On the unions, Thatcher was quite patently right. I did actually in the Seventies and early Eighties see a good deal of what walrus calls ‘the flower of rampant Left wing Unionism in full flight’, both in the newspaper and television industries, in which I was employed, and in other areas on which I worked as a journalist. I would slightly qualify what ‘Lord Curzon’ said, in that although the class war element was certainly there, one of the most striking and pernicious elements of the British trade union movement was its extraordinary sectionalism.

If my memory serves me with right, there were sixteen separate unions at the British Leyland car plant at Longbridge near Birmingham, all vigorously competing with each other as well as fighting the management. And the ‘rubbish piled in the streets’, which together with unburied corpses and like matters was what finally secured Thatcher’s election, was the product of public sector workers trying to keep up with the runaway wage demands in the private sector and fighting a Labour government – not of politics.

I do not think that ‘Lord Curzon’s’ sneer about ‘the consensual politics favoured by the men sat in comfortable armchairs, in their clubs in St James’ is entirely justified, by the way. Although he would have been in diapers at the time, I very vividly recollect Edward Heath’s failed attempt to confront the trade unions in the February 1974 election. How far its failure was to do with Heath’s particularly awkward and chilly personality, how far with the fact that the time was not ripe, is a moot point.

The success of Thatcher was partly due to her own strength of will and determination and populist instincts, but the fact that people had stared anarchy in the face in the late Seventies created conditions in which would have been impossible earlier became possible. And in the Falklands, as Harry notes, she was very lucky. Had the Argentinian pilots and armourers sorted out their fusing problems more rapidly, both the war, and the whole course of British politics subsequently, could have been very different.

Ironically, the television programme on which I was working at the time of Thatcher’s election was heavily influenced by its first presenter Peter Jay, who as economics editor of the Times had been one of the principal disseminators of Friedmanite monetarism in the U.K. In those years I also had a good deal of contact with theoretical economists, and while I admired some of them greatly, I came to think they could be very simplistic in their thinking – a conviction which was reinforced when the British broadcasting industry was remodeled on the basis of ideas either from or rooted in economics. In my experience, theoretical economists are commonly largely incapable of understanding institutions, and have a limited understanding of and interest in questions about how concrete markets actually work. In part, this is because economics tended to work in term of ludicrously oversimplied notions of what ‘information’ is.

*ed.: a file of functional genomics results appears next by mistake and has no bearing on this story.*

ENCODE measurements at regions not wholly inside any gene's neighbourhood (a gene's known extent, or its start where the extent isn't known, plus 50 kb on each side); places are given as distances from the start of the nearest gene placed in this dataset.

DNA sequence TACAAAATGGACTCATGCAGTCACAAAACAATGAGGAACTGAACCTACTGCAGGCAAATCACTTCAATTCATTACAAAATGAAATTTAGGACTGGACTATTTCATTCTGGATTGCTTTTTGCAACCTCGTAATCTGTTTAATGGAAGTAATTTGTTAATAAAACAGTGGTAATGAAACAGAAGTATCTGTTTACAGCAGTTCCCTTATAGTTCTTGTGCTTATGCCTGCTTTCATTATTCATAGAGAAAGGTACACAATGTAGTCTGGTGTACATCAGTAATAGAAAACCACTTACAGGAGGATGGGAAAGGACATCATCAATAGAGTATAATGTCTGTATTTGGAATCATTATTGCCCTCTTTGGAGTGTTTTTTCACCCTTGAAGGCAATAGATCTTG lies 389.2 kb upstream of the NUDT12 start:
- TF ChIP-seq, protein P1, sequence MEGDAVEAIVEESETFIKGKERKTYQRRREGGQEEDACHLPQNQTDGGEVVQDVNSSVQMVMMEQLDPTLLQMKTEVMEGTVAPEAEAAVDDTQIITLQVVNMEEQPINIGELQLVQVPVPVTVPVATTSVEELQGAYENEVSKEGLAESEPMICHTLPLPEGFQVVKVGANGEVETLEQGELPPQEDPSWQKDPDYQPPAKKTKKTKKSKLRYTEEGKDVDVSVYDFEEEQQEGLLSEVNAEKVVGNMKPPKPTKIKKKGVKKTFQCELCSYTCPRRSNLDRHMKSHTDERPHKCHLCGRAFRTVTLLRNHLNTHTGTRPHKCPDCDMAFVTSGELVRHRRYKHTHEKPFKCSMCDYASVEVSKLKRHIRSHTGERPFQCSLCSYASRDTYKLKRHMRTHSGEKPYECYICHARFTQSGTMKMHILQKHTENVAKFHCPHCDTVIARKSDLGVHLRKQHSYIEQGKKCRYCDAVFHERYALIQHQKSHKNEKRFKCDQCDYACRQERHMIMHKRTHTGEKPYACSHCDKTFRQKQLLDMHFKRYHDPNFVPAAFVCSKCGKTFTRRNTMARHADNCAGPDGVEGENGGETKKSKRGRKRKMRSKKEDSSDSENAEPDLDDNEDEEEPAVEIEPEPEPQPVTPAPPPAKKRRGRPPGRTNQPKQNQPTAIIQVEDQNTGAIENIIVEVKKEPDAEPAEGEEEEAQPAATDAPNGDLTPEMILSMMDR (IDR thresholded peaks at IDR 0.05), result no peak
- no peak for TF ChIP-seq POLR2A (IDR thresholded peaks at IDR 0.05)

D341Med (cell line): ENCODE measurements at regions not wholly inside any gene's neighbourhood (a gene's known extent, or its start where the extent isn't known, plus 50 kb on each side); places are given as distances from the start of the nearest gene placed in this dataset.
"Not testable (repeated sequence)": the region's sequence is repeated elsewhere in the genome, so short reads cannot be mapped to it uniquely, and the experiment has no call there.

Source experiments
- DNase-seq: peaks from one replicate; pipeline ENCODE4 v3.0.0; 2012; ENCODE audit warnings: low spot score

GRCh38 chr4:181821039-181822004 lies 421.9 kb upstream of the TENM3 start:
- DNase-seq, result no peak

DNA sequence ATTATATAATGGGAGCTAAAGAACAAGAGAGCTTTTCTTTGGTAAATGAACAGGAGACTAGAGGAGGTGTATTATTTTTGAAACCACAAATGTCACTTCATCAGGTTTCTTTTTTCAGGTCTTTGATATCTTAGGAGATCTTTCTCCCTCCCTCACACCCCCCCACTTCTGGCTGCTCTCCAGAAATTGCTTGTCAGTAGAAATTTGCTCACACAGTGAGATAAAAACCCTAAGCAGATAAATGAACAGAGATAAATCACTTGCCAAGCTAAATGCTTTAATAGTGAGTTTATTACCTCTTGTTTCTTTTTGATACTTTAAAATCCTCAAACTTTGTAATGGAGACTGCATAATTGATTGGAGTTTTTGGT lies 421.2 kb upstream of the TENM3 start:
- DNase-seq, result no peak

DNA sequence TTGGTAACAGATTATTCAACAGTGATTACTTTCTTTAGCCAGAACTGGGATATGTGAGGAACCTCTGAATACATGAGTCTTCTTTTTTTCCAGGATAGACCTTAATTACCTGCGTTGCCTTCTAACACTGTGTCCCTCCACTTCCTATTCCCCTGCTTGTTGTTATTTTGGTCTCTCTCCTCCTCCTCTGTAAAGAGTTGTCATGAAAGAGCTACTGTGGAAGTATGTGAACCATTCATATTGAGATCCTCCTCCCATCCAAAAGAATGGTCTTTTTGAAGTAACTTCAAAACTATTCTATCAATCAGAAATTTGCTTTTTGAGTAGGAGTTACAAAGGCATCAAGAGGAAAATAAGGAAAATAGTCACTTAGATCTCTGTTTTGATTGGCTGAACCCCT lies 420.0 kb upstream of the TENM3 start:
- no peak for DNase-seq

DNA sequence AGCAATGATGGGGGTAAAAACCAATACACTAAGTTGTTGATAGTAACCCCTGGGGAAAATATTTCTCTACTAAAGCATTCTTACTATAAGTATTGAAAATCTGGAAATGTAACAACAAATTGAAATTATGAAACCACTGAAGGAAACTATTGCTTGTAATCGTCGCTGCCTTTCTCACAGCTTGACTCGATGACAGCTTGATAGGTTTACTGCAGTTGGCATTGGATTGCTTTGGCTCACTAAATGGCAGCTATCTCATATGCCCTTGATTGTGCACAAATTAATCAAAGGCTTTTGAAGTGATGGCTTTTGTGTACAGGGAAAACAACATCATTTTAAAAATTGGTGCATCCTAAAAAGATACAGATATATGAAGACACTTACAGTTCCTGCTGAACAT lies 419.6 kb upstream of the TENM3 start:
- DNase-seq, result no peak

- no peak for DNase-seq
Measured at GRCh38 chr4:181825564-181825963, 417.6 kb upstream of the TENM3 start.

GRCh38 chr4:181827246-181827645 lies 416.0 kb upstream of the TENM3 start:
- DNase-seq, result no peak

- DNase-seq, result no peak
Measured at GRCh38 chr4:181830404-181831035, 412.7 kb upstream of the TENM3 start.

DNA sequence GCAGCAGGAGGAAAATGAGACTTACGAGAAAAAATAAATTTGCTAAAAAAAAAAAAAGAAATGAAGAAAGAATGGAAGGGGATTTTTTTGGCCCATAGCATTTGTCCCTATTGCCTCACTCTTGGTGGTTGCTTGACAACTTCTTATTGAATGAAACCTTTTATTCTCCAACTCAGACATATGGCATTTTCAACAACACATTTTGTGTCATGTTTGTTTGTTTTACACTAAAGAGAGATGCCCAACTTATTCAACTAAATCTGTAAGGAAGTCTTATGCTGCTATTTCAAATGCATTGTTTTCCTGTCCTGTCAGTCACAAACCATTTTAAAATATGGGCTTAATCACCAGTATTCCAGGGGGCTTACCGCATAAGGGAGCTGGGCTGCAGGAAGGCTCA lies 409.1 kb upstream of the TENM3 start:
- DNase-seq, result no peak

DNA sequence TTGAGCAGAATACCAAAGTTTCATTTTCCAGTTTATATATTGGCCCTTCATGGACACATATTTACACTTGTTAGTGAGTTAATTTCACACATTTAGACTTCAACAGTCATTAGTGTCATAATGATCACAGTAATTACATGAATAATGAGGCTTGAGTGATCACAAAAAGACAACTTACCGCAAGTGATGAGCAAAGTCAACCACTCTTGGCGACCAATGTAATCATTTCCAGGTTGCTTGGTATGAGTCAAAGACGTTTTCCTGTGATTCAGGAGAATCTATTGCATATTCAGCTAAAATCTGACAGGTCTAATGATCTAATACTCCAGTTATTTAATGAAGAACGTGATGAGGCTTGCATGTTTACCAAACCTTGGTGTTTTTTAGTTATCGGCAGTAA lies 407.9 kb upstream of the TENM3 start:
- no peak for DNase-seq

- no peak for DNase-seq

The fact that Bernanke and others were talking about the ‘great moderation’, which had supposedly paved the way for an era of economic stability, at a time when a whole range of forms of ‘financial innovation’, together with accumulating imbalances, were creating a radically unstable system, may I think be partly bound up with these problems.

Moreover, the implicit message of the kind of economics which became dominant in the Thatcher years was that the unrestrained pursuit of individual self-interest can naturally be expected to produce benign outcomes. Something which has disappeared – which one did not uncommonly use to find among the ‘men sat in comfortable armchairs, in their clubs in St James’ – is the notion that privilege must justify itself. So, for instance, figures like David Cameron, George Osborne, or Boris Johnson are patently not ‘gentlemen’, in the sense in which John Henry Newman, or indeed Robert E. Lee, would have understood the word.

harry

Probably yes. Or even in 1939.

Look, I take a sort of social history position here. Im sure Winston Churchill was a great leader. But the war wasnt fought and won by Churchill. It was fought and won by millions of ordinary British and Americans (and west indians etc) who took up arms and suffered for victory. The Brits went back home to their coal mines and worked for poor wages and worse food after the war. And later their kids striked to improve their wages and conditions. Then Thatcher broke the unions and shut down their towns. She did so because the unions WERE too powerful, and the UK labour market was not flexible enough.

Now the UK labour market is very "flexible". Wages are crap, and even Polish people dont want to come to work there anymore cos they have a better standard of life in Poland. The banks are bust and the army is a tiny shambles. Barely able to assist our American allies.

But at least the Falklands are still British.

Which part of this should I cheer? Who deserves the credit for this outcome? I like to think myself a patriot so I do care. Whoever it is (and I still have an open mind on this question) they did NOT do a good job for the country. Maybe it was all inevitable but as I said I can see how mistakes were made. Mistakes which benefitted narrow interest groups at the expense of the majority. So if you want to celebrate any British politician (even one of the towering figures of the last 50 years) could you first remind me what so great about Great Britain?

harry

Im not sure which came first. The outflow of Brits leaving for other happier places like Canada Australia or NZ. Or the inflow of Somalis or Mexicans or Poles. Its true that the classic new labour voter works in the City and hires a Bulgarian cleaner to work off the books. I know I did. Similarly the Polish builders are cheaper and more honest and hard working than most of the British ones. So I think the real attraction of open immigration is low wages and expensive real estate. The increased labour vote is just a happy byproduct.

The middle class in the UK have a lot to answer for. However they didnt drive out other brits. They just left. Thank heavens the new comers actually have kids otherwise we would totally depopulate like Italy.

However the downside is that Britain is increasingly immigrant.

Dont worry. Its not the first time. Happened multiple times in the past. Romans, Saxons, Angles, Norseman, Hugenots, Eastern Europeans Jews, Italians, Bengalis etc and now Somalis and Poles (again). Give it a generation or two and they will be just as banally british as the rest of us.

harry

I think this is the crucial point. UK has made this error many times in the past 100 years. Probably for the same reason the corn laws persisted so long.

harry

Excellent comment.